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Chemon Garo Vs. Emperor - Court Judgment

LegalCrystal Citation
SubjectCriminal
CourtKolkata
Decided On
Judge
Reported in(1902)ILR29Cal415
AppellantChemon Garo
RespondentEmperor
Cases ReferredEmpress v. Kallu
Excerpt:
complaint - rape--adultery--committal of accused on charge of rape--addition by sections judge of charge of adultery--criminal procedure code (act v. of 1898) sections 199, 227 and 238--penal code (act xlv of 1860) sections 376 and 497. - .....he has been convicted of adultery. the two offences are obviously different. section 199 of the code of criminal procedure declares that no court shall take cognizance of an offence under section 427 of the indian penal code, that is, of adultery, except m on the complaint of the husband of the woman, &c.; the husband is no doubt a witness, but ho has never made such complaint. the conviction is therefore without jurisdiction. the case is on all fours with that of empress v. kallu (1882) i. l. r. 5 all. 233., in which straight j. expressed himself in the following terms:i do not think that the circumstances of his (the husband's) appearing as a witness in the prosecution of that offence can be regarded as amounting to the institution of a complaint for adultery in the sense of section.....
Judgment:

Prinsep and Stephen, JJ.

1. The appellant was accused by a husband of rape of his wife, and at the Sessions trial he has been convicted of adultery. The two offences are obviously different. Section 199 of the Code of Criminal Procedure declares that no Court shall take cognizance of an offence under Section 427 of the Indian Penal Code, that is, of adultery, except m on the complaint of the husband of the woman, &c.; The husband is no doubt a witness, but ho has never made such complaint. The conviction is therefore without jurisdiction. The case is on all fours with that of Empress v. Kallu (1882) I. L. R. 5 All. 233., in which Straight J. expressed himself in the following terms:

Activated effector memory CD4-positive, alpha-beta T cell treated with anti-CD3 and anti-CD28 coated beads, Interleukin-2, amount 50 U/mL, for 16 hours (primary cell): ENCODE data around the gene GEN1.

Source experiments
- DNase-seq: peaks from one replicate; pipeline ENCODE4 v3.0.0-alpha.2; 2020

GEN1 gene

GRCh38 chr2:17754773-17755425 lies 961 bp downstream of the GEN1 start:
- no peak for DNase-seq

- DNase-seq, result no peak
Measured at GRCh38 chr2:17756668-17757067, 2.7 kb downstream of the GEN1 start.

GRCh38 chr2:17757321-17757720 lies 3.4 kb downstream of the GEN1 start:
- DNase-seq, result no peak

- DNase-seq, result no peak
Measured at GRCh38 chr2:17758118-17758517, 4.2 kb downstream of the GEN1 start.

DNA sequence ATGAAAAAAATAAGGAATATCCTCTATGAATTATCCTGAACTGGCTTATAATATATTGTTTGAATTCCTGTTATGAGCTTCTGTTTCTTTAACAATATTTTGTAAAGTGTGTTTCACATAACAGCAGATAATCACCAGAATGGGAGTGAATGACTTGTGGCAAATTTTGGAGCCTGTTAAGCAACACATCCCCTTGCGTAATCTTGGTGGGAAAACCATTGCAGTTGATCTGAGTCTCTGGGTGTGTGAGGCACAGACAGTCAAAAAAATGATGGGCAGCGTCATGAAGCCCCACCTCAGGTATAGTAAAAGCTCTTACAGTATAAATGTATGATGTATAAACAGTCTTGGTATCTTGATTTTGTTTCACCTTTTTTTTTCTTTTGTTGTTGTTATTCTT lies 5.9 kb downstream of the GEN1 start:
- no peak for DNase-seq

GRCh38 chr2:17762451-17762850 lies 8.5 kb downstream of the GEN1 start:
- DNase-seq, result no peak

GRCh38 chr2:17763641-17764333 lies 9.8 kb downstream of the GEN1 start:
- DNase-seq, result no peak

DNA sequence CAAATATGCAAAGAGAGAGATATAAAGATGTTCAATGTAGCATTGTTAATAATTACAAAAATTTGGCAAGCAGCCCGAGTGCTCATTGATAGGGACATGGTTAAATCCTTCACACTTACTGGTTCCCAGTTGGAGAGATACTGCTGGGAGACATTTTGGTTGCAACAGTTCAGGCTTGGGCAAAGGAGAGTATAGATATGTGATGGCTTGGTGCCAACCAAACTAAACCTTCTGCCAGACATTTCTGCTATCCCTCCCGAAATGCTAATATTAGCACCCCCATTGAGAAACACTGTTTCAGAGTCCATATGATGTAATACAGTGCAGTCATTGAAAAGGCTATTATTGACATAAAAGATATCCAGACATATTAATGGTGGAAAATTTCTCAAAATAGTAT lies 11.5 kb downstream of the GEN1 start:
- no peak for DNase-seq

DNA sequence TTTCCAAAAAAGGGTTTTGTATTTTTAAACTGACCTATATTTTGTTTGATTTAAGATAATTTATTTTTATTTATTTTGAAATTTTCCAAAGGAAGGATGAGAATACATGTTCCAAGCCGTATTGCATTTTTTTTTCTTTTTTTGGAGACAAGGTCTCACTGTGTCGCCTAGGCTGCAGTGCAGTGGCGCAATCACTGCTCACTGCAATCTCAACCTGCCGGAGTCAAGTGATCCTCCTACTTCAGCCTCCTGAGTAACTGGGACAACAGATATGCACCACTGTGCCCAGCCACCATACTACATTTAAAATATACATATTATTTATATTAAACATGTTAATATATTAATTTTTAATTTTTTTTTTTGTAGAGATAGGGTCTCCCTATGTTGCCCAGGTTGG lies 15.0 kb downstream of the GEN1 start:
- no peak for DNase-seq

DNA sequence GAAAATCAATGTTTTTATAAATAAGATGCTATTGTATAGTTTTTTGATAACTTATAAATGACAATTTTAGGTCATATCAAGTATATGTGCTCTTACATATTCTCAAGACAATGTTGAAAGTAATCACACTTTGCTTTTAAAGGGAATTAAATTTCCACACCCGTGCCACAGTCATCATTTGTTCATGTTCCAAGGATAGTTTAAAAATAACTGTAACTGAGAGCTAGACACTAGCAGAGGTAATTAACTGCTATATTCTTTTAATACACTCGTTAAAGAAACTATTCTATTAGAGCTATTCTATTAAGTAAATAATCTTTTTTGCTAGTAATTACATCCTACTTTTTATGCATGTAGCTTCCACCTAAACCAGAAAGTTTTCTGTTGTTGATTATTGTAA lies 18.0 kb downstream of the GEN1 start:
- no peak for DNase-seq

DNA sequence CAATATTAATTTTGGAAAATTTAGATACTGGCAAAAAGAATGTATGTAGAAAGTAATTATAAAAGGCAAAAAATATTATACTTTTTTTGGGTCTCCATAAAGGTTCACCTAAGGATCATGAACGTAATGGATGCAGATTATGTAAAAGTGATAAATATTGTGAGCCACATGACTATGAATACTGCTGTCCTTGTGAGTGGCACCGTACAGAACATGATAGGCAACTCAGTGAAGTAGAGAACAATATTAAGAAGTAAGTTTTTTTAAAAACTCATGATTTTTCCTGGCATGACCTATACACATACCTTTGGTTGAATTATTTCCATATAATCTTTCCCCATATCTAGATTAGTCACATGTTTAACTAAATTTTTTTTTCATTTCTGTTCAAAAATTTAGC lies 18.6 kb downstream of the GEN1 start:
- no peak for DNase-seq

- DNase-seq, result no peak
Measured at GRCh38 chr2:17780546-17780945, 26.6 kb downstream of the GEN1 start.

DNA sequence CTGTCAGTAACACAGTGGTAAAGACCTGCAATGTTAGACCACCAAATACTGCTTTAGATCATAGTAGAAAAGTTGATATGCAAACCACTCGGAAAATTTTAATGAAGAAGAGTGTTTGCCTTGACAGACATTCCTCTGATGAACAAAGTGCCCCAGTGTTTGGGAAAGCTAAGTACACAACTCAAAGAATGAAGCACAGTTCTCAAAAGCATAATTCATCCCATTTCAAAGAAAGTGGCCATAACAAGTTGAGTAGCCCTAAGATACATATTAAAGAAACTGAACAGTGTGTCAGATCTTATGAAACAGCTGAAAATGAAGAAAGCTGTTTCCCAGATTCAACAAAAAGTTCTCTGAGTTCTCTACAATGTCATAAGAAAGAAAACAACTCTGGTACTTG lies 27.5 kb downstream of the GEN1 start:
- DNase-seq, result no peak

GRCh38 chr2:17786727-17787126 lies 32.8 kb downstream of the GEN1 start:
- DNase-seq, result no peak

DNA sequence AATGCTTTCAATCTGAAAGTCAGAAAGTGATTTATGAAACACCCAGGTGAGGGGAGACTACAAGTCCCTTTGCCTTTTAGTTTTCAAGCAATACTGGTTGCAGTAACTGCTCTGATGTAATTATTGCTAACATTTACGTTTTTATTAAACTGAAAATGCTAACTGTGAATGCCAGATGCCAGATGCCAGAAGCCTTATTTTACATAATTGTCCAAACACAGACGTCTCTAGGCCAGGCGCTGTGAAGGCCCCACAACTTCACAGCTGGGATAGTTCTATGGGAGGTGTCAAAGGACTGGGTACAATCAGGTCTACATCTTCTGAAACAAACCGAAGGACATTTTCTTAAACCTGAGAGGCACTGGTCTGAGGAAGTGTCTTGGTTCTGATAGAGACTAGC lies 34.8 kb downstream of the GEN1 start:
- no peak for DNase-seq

I do not think that the circumstances of his (the husband's) appearing as a witness in the prosecution of that offence can be regarded as amounting to the institution of a complaint for adultery in the sense of Section 478 (now Section 199 of the Code of 1898). The expression 'complaint' is a perfectly well-understood one, and Section 142 of the Criminal Procedure Code (of 1872) in terms prohibits a Magistrate from taking cognizance of' a case without complaint when it falls under Chapter XX of the Penal Code within which is included Section 497. It by no means follows, as a necessary consequence, that because a husband may wish to punish a person, who has committed a rape upon his wife, that is, who has had connection with her against her consent, he will desire to continue proceedings when it turns out she has been a willing and consenting party to the act. At any rate, if a criminal charge of adultery is to be preferred, a formal complaint of that offence must be instituted in the manner provided by law, and if it is not, Section 478 (Section 199 of the Code of 1898) will not have been satisfied. I may mention here that Section 238 of the new Criminal Procedure Code leaves no doubt as to the course the Courts should adopt in cases of the kind now before me.

2. We entirely agree with and adopt the view of the law thus expressed, and on these grounds we set aside the conviction and sentence as without jurisdiction. The appellant must be released.


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